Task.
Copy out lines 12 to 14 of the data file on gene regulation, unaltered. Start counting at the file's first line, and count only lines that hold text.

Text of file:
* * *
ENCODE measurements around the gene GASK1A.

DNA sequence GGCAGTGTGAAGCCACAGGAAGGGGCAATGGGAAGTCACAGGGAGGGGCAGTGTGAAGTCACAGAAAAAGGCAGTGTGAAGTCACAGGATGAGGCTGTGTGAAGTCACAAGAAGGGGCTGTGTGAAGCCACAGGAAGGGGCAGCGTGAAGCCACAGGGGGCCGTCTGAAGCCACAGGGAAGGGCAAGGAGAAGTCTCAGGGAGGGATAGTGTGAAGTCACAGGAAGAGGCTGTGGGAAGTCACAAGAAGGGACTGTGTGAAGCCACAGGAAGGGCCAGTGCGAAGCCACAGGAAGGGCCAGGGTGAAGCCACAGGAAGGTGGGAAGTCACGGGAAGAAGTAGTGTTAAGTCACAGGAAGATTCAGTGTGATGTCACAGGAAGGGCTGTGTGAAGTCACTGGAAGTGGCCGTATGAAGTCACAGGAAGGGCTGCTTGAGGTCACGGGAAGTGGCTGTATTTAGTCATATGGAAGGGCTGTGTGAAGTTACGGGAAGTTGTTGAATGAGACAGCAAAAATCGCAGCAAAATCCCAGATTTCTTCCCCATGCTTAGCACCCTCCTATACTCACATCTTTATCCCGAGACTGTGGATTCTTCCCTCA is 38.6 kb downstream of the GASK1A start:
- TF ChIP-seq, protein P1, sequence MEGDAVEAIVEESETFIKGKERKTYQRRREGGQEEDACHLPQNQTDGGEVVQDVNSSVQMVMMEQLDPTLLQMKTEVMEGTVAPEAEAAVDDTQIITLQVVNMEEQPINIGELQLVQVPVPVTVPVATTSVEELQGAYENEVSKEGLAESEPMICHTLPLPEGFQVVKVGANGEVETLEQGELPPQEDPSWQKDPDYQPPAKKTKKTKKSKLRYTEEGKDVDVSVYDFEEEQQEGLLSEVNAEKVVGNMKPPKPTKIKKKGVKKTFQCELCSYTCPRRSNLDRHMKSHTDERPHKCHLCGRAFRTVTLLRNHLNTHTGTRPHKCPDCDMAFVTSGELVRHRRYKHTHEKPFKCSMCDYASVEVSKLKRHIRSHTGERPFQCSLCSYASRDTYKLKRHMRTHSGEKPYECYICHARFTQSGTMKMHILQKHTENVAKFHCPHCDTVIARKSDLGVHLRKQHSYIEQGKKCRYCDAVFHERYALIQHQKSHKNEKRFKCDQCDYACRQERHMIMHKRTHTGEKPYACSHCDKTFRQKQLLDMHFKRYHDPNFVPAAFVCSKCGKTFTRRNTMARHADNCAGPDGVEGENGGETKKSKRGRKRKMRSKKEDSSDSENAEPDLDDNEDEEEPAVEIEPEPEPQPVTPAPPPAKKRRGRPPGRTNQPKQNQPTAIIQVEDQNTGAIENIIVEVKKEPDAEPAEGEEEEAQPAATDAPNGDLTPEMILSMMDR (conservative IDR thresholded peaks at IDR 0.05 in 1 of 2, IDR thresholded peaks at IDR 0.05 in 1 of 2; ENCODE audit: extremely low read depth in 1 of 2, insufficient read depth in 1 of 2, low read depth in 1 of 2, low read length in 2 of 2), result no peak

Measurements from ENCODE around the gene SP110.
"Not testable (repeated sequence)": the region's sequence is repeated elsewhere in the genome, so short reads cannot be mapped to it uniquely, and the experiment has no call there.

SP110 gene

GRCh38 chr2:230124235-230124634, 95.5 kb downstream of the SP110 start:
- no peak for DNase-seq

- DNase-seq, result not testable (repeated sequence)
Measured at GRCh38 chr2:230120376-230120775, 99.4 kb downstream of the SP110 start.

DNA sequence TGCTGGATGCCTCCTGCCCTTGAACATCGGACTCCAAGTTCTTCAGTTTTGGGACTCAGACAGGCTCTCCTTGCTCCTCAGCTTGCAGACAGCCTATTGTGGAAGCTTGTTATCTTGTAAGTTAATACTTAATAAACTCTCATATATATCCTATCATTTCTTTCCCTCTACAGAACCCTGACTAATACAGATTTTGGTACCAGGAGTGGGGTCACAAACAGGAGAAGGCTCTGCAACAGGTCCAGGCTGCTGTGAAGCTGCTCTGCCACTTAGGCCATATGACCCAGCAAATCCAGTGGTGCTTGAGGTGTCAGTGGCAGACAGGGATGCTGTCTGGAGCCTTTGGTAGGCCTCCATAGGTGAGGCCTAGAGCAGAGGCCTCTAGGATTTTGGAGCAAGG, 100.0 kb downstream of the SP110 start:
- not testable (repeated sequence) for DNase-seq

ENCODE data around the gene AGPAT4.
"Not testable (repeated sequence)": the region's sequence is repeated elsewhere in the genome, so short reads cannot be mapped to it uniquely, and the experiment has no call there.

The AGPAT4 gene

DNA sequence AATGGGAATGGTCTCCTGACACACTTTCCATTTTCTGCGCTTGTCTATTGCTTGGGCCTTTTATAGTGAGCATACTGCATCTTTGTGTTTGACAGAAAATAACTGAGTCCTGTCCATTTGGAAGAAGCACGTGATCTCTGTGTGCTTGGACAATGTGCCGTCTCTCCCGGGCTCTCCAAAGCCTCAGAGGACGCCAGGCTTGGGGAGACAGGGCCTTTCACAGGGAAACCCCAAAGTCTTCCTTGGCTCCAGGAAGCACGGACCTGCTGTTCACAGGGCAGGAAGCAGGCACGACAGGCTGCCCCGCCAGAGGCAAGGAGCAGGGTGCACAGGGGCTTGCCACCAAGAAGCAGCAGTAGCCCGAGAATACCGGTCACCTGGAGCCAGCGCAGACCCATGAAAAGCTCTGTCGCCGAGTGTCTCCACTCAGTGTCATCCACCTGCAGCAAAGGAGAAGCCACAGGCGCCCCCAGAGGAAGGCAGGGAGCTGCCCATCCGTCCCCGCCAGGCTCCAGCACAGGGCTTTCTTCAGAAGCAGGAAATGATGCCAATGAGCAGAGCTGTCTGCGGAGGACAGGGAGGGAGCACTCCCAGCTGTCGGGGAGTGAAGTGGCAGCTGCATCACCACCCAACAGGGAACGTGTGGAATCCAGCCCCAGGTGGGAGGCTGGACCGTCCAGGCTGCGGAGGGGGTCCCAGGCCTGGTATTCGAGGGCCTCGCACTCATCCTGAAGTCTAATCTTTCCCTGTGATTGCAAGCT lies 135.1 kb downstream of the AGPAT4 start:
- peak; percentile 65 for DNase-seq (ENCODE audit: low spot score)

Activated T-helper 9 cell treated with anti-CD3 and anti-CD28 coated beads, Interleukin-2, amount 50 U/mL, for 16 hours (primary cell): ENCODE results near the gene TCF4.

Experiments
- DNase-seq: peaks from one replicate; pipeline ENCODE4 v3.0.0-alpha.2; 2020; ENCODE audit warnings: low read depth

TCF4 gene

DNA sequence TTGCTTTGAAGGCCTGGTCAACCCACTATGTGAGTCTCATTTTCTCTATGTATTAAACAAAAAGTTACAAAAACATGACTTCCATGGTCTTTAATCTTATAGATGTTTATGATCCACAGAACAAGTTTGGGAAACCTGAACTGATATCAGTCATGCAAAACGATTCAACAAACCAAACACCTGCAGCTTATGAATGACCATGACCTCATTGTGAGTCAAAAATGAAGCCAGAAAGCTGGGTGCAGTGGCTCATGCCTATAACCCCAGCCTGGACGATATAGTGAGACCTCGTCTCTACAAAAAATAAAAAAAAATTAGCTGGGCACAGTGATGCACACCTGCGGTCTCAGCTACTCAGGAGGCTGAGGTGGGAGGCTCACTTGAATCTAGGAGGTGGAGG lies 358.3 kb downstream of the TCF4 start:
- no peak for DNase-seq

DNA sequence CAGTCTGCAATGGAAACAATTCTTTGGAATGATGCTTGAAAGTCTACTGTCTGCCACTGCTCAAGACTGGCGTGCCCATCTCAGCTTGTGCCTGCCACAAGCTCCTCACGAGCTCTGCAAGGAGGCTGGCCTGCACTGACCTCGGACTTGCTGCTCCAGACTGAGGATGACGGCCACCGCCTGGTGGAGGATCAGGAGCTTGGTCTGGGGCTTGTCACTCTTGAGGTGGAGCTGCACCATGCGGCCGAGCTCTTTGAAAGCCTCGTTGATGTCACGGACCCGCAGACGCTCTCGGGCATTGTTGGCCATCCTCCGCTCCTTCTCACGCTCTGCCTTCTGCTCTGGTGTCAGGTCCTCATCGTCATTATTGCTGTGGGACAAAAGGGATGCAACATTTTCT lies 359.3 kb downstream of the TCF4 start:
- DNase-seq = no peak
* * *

- not testable (repeated sequence) for DNase-seq

ENCODE data around the gene AGPAT4.
"Not testable (repeated sequence)": the region's sequence is repeated elsewhere in the genome, so short reads cannot be mapped to it uniquely, and the experiment has no call there.